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Good points! From a breeding point of view, i think marked are easier, as you have to wait for nature to give you the marking you require and there's not a lot you can do to make it happen. Selfs need loads of work to get them good, but when you're got it, it works brilliantly. Then again, a couple of generations later and you can loose it. Also, selfs are bred for type, whereas marked aren't on the whole, as if you improve the type you loose the markings. This means that on the final table at a show, with all things considered, the best overall mouse wins, and that is usually the self as they have the colour, plus the type, wheras marked tend to mostly have colour and not really the great type. In conclusion, marked are easier to breed, but selfs are easier to win with. In my opinion, of course :D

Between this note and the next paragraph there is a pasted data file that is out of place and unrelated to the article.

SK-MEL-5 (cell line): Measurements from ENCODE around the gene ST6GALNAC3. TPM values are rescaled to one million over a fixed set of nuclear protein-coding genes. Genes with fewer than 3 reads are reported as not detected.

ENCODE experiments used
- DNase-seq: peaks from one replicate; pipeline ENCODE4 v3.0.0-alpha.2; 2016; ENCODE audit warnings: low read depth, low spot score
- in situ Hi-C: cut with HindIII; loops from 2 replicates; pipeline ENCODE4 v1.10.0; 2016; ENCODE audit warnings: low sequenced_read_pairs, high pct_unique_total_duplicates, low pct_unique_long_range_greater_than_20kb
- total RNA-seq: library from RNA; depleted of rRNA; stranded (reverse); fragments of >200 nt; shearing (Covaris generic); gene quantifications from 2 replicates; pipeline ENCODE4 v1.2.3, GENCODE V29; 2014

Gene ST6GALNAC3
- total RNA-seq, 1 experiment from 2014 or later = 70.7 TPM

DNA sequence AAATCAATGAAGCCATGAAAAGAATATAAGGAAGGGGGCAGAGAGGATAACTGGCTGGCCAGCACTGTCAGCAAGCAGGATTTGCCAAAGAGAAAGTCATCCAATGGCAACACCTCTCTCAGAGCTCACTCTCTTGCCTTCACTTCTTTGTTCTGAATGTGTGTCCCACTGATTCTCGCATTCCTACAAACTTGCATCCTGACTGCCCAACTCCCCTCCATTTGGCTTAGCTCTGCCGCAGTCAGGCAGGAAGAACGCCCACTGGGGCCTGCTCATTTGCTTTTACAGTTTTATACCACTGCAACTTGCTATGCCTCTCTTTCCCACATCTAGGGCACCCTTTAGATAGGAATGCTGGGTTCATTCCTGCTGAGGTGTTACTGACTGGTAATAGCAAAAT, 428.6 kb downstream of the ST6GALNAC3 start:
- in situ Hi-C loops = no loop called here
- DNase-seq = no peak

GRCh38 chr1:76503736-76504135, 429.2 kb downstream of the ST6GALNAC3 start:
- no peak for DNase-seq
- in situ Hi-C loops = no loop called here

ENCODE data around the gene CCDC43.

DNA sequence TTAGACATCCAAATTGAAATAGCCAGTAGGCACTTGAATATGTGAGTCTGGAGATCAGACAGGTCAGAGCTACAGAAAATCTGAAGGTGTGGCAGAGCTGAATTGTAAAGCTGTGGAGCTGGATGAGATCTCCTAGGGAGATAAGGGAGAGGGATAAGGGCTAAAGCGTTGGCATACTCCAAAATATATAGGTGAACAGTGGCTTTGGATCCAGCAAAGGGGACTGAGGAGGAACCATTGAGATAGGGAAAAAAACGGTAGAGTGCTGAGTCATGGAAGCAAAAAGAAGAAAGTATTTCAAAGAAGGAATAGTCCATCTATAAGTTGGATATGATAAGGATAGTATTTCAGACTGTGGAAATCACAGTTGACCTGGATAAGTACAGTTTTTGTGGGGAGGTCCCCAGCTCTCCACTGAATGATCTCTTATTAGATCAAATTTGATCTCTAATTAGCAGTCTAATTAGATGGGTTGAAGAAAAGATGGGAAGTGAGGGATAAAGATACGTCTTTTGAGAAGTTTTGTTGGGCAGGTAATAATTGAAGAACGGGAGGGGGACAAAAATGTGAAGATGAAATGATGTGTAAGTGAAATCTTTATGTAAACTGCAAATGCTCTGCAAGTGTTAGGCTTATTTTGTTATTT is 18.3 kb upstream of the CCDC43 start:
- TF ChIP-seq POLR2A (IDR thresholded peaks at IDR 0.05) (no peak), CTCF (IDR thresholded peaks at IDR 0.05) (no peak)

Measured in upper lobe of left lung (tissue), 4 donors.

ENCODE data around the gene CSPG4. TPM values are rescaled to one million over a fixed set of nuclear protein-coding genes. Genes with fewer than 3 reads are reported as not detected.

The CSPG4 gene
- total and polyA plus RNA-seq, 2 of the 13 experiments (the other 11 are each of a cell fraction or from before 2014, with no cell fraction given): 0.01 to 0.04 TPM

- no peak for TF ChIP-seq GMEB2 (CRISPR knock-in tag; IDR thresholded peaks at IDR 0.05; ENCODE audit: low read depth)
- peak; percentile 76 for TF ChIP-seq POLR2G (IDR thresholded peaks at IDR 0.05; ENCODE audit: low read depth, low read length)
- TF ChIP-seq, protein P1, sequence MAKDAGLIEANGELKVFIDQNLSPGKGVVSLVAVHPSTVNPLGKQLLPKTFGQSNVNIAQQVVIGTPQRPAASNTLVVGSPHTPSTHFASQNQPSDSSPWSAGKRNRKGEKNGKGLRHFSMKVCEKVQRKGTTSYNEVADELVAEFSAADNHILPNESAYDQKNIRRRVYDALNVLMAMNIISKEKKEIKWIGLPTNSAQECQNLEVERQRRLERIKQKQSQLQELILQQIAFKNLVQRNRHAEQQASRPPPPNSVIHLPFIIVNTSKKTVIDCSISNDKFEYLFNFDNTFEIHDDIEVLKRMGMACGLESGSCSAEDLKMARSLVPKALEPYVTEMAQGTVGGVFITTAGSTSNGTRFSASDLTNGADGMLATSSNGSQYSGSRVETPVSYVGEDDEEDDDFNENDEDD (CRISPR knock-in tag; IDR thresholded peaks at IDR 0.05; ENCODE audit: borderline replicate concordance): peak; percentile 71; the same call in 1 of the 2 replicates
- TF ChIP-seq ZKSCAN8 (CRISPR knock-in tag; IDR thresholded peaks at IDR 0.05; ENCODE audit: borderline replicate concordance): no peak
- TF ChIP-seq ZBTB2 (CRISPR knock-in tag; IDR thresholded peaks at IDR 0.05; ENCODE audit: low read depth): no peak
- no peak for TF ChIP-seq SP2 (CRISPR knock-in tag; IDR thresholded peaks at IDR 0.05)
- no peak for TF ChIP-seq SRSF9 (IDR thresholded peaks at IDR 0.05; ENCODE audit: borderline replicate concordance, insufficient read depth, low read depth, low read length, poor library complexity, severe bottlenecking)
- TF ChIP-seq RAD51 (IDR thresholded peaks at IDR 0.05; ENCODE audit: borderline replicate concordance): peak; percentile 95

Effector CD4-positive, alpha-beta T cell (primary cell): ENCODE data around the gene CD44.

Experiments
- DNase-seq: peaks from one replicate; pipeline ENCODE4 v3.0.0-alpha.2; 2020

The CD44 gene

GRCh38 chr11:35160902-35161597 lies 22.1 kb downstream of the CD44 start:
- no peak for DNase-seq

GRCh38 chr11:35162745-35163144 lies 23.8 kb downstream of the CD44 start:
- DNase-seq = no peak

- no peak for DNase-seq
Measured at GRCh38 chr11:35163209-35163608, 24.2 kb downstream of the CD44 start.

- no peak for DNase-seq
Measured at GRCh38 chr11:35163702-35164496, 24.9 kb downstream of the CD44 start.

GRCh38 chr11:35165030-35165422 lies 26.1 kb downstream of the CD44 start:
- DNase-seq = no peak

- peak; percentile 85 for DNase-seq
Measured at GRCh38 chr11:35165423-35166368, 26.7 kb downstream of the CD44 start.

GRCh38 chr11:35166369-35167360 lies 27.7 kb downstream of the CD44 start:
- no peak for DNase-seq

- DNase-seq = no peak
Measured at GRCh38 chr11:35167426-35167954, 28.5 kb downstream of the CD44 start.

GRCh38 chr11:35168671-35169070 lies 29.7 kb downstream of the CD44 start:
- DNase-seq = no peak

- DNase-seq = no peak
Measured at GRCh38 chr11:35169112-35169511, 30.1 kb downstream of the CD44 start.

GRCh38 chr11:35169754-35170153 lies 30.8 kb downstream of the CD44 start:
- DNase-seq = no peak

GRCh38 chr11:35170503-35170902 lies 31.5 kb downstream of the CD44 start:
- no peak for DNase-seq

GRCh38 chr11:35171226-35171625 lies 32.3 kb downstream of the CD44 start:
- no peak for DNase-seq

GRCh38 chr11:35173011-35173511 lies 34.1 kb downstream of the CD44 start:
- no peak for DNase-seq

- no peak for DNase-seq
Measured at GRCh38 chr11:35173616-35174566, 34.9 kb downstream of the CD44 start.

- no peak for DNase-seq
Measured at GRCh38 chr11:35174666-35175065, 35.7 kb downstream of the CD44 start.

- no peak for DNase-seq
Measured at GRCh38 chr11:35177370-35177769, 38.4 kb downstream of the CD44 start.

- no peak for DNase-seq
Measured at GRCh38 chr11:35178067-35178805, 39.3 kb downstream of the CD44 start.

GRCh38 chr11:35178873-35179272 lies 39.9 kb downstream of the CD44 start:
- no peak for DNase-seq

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Discussion Starter · #18 ·
hmm so, what is meant by type? My initial idea is that its a large mouse with a tail of the same size so it comes to around 20cm in length, large ears, wide cheeks which taper to a point on the nose but not too fine a taper it cant look like an odd triangle. The mouse has to be healthy with no signs of illness, pregnancy, mites etc or it can be an instant disqualificaltion with having mice with mites particilapting in the show breaking the show guidelines anyway. Eyes must be bright and mouse must have all whiskers. Ears must be shapely with no folds (?) or bits missing. Coat I'm presuming depends on the type of mouse but Im guessing it must have a healthy sheen and the mouse can't look 'unkept'. Hopefully my hours of research have done me well?
 

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your research sounds fine.You ideally need to get to a few shows and see some winning mice in the flesh.Volunteering to steward gives anyone a really good chance to see the exhibits.It also gives the oppurtunity to speak to mousers with decades of experience who don't participate in forums such as this.